29.

G. Veshapidze, M. L. Trachy, M. H. Shah, and B. D. DePaola, “Reducing the uncertainty in laser beam size measurement with a scanning edge method,” Appl. Opt. 45, 8197–8199 (2006). [CrossRef] [PubMed]

30.

E. Bonera, M. Fanciulli, and D. N. Batchelder, “Raman spectroscopy for a micrometric and tensorial analysis of stress in silicon,” Appl. Phys. Lett. 81, 3377–3379 (2002). [CrossRef]

31.

E. Bonera, M. Fanciulli, and D. N. Batchelder, “Combining high resolution and tensorial analysis in Raman stress measurements of silicon,” J. Appl. Phys. 94, 2729–2740 (2003). [CrossRef]

32.

P. R. Chidambaram, C. Bowen, S. Chakravarthi, C. Machala, and R. Wise, “Fundamentals of silicon material properties for successful exploitation of strain engineering in modern CMOS manufacturing,” IEEE Trans. Electron Dev. 53, 944–964 (2006). [CrossRef]

33.

D. J. Paul, “Si/SiGe heterostructures: from material and physics to devices and circuits,” Semicond. Sci. Technol. 19, R75–R108 (2004). [CrossRef]

34.

S. L. Wu, Y. M. Lin, S. J. Chang, S. C. Lu, P. S. Chen, and C. W. Liu, “Enhanced CMOS performances using substrate strained-SiGe and mechanical strained-Si technology,” IEEE Electron Device Lett. 27, 46–48 (2006). [CrossRef]

35.

I. D. Wolf, H. E. Maes, and S. K. Jones, “Stress measurements in silicon devices through Raman spectroscopy: Bridging the gap between theory and experiment,” J. Appl. Phys. 79, 7148–7156 (1996). [CrossRef]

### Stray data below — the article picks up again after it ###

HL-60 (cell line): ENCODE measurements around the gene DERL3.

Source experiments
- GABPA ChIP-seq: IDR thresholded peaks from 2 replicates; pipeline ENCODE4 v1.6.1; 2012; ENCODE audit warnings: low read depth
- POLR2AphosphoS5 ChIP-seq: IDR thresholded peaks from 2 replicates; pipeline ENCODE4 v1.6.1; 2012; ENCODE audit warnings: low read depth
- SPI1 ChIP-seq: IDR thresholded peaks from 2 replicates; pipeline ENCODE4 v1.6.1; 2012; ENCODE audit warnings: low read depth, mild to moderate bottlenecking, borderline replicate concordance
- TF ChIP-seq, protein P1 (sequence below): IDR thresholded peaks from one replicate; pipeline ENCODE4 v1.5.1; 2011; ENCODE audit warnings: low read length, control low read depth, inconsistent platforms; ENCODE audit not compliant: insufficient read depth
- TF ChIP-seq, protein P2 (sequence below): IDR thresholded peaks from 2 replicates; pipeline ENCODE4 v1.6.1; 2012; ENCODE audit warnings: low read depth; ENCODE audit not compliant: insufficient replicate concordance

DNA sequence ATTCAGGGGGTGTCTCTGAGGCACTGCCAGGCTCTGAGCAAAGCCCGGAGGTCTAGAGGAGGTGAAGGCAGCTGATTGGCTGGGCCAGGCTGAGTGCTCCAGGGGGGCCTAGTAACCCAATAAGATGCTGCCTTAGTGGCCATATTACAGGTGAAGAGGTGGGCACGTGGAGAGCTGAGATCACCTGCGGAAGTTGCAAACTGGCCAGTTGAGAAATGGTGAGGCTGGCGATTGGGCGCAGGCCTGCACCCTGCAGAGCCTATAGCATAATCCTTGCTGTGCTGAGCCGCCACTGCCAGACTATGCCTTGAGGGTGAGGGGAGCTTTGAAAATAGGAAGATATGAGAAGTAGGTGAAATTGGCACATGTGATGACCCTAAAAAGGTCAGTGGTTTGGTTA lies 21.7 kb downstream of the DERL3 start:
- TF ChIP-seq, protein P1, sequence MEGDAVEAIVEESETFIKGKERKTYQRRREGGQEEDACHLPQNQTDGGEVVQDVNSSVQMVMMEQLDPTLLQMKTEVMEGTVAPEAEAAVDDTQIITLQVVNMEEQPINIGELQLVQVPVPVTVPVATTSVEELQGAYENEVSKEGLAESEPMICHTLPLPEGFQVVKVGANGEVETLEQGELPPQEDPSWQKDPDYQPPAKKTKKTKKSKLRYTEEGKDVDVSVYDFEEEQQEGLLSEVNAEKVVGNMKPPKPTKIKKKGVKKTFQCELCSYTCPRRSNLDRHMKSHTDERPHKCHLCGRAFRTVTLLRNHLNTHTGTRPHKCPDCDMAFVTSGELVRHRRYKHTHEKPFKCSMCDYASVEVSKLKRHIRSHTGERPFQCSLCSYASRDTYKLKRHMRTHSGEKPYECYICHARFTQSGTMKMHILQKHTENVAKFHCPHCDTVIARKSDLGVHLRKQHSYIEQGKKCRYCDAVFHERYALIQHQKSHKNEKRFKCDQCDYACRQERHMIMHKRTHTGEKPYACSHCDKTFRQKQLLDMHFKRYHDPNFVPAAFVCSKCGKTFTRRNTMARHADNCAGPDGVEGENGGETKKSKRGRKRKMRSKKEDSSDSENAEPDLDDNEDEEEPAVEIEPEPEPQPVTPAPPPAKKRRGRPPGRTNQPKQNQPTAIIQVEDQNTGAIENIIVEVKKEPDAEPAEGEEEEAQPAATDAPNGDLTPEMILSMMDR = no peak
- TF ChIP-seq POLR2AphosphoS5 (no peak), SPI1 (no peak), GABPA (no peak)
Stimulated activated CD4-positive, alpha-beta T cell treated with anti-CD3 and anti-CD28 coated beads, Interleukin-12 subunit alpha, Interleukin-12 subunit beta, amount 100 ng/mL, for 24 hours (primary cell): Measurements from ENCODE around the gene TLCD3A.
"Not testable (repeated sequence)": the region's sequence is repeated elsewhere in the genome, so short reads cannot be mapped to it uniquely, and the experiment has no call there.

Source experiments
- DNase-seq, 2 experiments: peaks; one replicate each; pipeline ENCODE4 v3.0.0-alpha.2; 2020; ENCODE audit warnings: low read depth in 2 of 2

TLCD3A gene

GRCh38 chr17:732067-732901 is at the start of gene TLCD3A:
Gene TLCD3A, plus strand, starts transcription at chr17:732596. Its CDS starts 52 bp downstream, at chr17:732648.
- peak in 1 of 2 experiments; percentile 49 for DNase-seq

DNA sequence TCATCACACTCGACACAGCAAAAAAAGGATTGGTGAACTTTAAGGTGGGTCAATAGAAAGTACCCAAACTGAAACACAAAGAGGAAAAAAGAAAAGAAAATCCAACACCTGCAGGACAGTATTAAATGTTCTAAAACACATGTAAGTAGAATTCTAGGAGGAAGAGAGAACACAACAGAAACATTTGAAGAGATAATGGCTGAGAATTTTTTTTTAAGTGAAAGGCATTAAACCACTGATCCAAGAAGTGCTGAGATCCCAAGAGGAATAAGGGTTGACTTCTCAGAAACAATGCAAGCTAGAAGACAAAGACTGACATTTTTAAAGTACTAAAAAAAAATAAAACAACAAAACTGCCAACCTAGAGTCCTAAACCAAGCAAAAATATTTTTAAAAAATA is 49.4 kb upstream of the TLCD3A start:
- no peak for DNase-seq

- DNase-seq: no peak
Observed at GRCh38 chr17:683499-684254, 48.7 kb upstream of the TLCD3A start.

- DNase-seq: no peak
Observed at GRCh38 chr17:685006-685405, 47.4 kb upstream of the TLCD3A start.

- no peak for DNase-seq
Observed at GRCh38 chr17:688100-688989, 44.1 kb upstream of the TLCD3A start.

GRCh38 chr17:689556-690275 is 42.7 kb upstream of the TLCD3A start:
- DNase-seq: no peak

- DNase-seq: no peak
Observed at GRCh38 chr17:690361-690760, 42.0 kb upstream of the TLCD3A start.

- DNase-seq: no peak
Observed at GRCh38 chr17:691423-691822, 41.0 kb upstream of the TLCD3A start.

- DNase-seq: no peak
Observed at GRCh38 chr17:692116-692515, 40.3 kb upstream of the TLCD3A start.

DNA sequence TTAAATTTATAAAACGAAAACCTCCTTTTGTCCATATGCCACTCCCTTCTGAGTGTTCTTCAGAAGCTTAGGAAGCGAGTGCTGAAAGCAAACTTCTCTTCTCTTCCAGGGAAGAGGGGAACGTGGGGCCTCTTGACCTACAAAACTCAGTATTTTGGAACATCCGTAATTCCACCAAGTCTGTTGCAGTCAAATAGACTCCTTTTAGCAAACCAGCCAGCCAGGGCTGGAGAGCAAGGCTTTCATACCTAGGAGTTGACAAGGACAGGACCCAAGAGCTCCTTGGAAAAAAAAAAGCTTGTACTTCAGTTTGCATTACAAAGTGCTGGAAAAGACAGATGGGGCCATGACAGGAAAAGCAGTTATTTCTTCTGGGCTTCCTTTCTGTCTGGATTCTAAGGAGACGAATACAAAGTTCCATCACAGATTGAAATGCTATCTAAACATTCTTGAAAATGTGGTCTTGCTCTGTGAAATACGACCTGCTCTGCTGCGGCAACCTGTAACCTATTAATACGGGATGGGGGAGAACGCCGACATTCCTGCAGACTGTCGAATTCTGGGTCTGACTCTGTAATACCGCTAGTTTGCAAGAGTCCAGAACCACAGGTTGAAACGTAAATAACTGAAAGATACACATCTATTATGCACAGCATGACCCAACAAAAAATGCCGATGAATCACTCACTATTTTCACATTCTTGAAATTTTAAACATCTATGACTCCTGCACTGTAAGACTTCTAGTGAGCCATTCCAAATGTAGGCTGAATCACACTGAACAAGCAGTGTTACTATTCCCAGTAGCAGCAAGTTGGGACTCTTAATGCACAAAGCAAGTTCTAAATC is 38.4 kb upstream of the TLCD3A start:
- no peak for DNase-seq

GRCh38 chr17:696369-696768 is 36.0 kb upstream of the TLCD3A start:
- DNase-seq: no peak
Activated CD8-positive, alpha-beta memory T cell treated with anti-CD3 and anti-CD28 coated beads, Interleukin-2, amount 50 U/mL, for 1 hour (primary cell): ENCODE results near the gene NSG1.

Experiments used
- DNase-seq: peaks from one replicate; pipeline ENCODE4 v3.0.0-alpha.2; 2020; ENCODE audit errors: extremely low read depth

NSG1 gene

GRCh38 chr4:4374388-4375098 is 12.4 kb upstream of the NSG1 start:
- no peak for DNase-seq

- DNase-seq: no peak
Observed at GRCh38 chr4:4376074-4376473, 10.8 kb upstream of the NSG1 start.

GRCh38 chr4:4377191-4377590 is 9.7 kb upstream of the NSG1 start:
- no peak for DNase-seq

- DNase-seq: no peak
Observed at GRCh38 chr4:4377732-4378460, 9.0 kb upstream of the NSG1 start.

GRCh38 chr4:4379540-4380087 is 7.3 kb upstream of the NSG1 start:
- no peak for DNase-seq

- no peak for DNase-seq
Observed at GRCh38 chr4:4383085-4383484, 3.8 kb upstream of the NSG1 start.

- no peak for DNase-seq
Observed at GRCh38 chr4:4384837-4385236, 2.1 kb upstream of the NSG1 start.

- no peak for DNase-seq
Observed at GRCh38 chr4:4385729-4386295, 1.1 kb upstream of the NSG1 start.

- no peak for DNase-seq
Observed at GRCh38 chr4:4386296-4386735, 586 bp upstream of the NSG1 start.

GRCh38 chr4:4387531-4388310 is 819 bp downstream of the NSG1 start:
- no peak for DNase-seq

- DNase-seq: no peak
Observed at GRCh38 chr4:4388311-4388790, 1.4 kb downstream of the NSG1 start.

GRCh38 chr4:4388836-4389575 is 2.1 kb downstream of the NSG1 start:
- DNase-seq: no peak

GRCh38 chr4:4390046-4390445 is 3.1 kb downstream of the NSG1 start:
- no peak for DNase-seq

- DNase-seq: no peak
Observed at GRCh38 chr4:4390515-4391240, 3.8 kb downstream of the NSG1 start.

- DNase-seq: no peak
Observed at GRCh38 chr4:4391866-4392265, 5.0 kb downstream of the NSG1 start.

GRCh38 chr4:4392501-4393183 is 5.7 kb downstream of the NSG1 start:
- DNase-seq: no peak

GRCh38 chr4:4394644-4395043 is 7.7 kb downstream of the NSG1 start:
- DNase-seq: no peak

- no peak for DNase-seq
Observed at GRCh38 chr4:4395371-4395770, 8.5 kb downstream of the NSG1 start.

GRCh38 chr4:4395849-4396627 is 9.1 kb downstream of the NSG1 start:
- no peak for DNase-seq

36.

S. Nakashima, T. Yamamoto, A. Ogura, K. Uejima, and T. Yamamoto, “Characterization of Si/GexSi1-x structures by micro-Raman imaging,” Appl. Phys. Lett. 84, 2533–2535 (2004). [CrossRef]

37.

T. Mitani, S. Nakashima, H. Okumura, and A. Ogura, “Depth profiling of strain and defects in Si/Si1-xGex/Si heterostructures by micro-Raman imaging,” J. Appl. Phys. 100, 073511 (2006). [CrossRef]

38.

E. Anastassakis and E. Liarokapis, “Polycrystalline Si under strain: Elastic and lattice-dynamical considerations,” J. Appl. Phys. 62, 3346–3352 (1987). [CrossRef]

39.

V. Senez, A. Armigliato, I. D. Wolf, G. Carnevale, R. Balboni, S. Frabboni, and A. Benedetti, “Strain determination in silicon microstructures by combined convergent beam electron diffraction, process simulation, and micro-Raman spectroscopy,” J. Appl. Phys. 94, 5574–5583 (2003). [CrossRef]

40.

H. H. Liu, X. F. Duan, X. Y. Qi, Q. X. Xu, H. O. Li, and H. Qian, “Nanoscale strain analysis of strained-Si metal-oxide-semiconductor field effect transistors by large angle convergent-beam electron diffraction,” Appl. Phys. Lett. 88, 263513 (2006). [CrossRef]

OCIS Codes
(170.5660) Medical optics and biotechnology : Raman spectroscopy
(170.5810) Medical optics and biotechnology : Scanning microscopy